Tiffany & Co. (TIF), the world’s second-largest luxury jewelry retailer, posted first-quarter profit that exceeded analysts’ estimates and raised its forecast for the year as price increases helped boost sales.
Net income rose 50 percent to $125.6 million, or 97 cents a share, in the three months ended April 30, from $83.6 million, or 65 cents, a year earlier, the New York-based company said in a statement today. Analysts projected 78 cents, the average of 23 estimates compiled by Bloomberg.
Tiffany said in March that it would increase average prices at a single-digit percentage rate. The company also introduced new products this year, including pieces in its Atlas line, which features designs showcasing Roman numerals. Revenue climbed 13 percent to $1.01 billion, topping analysts’ $956.2 million estimate. Sales at stores open at least a year rose 11 percent, beating analysts’ projection for a 4.8 percent gain.
The sales improvement, which took place in all regions, “suggests strong underlying trends continue to improve,” David Schick, an analyst with Stifel Financial Corp. in Baltimore, wrote in a note to clients today. President Frederic Cumenal’s “new energy and ideas for the business are helping business, too.”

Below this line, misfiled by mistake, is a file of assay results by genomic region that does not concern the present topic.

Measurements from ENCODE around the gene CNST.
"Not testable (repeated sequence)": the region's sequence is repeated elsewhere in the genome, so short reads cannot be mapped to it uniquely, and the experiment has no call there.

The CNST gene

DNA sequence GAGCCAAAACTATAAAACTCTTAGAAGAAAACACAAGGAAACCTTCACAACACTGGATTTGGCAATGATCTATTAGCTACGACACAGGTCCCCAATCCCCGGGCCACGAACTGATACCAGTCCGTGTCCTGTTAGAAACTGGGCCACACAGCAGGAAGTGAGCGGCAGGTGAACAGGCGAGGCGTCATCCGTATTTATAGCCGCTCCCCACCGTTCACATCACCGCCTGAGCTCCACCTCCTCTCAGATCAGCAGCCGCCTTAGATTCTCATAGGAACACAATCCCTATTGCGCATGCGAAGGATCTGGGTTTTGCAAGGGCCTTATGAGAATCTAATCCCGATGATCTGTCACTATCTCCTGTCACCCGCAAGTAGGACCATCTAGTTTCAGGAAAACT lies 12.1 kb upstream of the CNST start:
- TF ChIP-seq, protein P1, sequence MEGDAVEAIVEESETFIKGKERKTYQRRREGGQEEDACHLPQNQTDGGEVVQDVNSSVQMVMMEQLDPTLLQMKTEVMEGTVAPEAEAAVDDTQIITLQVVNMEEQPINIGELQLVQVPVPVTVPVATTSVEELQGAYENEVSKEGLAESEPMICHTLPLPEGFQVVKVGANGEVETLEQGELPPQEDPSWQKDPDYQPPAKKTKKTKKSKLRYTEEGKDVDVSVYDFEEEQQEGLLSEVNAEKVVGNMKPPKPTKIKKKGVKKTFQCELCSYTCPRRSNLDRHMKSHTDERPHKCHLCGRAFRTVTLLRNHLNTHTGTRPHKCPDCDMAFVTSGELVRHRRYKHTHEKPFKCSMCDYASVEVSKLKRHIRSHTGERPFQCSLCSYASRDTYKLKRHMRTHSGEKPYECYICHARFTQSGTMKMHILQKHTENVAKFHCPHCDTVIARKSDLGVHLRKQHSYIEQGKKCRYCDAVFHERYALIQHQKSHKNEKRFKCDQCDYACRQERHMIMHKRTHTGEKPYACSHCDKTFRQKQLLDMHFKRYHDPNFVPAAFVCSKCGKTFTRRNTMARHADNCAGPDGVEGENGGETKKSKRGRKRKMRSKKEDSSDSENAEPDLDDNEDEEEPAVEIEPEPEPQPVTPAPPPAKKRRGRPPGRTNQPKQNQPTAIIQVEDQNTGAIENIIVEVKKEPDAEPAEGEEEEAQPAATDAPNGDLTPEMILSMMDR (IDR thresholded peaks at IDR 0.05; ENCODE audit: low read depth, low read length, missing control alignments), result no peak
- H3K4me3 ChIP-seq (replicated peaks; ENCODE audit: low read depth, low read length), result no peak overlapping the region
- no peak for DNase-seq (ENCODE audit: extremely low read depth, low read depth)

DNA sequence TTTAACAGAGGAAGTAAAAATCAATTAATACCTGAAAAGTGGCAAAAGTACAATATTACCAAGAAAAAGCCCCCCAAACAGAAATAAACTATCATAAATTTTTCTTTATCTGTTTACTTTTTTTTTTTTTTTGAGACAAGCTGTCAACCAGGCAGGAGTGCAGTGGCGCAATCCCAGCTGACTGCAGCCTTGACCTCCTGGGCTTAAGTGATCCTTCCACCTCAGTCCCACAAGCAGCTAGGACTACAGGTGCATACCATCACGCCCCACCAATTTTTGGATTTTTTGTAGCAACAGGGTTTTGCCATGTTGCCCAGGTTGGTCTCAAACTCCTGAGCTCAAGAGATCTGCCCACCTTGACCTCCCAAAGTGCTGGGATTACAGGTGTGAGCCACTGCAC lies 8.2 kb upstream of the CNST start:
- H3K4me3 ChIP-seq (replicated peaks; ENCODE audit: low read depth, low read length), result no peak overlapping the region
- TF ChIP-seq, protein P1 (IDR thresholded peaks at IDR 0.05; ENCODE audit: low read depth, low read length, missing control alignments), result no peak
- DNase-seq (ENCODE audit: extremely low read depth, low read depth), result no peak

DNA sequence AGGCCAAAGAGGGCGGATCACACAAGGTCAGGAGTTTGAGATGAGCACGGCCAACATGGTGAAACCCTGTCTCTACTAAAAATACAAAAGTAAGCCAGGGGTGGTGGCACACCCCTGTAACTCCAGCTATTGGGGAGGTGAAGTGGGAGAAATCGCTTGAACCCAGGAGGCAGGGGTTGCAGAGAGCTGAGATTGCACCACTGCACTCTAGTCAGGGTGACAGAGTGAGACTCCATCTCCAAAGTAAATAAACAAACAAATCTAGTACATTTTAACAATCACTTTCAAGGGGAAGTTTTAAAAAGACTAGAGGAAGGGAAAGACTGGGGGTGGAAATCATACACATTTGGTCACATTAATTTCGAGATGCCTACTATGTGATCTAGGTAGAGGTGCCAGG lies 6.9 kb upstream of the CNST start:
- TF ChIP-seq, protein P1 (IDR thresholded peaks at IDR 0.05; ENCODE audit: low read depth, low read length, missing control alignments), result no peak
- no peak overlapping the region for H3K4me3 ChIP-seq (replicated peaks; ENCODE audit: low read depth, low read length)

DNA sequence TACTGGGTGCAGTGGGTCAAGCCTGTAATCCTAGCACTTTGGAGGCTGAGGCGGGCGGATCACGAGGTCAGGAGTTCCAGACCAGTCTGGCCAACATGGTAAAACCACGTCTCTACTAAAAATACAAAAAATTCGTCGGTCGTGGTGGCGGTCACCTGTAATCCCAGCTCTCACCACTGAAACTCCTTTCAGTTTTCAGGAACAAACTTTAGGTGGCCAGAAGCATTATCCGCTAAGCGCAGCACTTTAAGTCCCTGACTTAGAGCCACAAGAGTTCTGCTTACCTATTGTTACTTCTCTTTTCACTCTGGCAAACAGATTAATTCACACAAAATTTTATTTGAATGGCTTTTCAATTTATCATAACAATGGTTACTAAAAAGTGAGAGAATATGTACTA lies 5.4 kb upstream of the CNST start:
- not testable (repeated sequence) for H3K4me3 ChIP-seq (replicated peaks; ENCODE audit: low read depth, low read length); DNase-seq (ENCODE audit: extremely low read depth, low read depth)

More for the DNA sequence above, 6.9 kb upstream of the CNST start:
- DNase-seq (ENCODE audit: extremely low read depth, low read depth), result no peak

Schick recommends buying the shares.
Profit this year will be as much as $4.25 a share, up from a previous forecast of as much as $4.15, the company said today.
Shares of Tiffany, led by Chief Executive Officer Michael Kowalski, rose 9.1 percent to $96.30 at the close in New York, for the biggest one-day increase since August 2011. The stock gained 3.8 percent this year, compared with a 2.1 percent increase for the Standard & Poor’s 500 Index.
Gross margin, or earnings left after subtracting the cost of goods, expanded to 58.2 percent of sales from 56.2 percent a year ago. Analysts estimated 57.1 percent.
Selling, general and administrative expenses rose 4.9 percent to $379.7 million.
Tiffany ranks second to Cie. Financiere Richemont SA in global sales of luxury jewelry.
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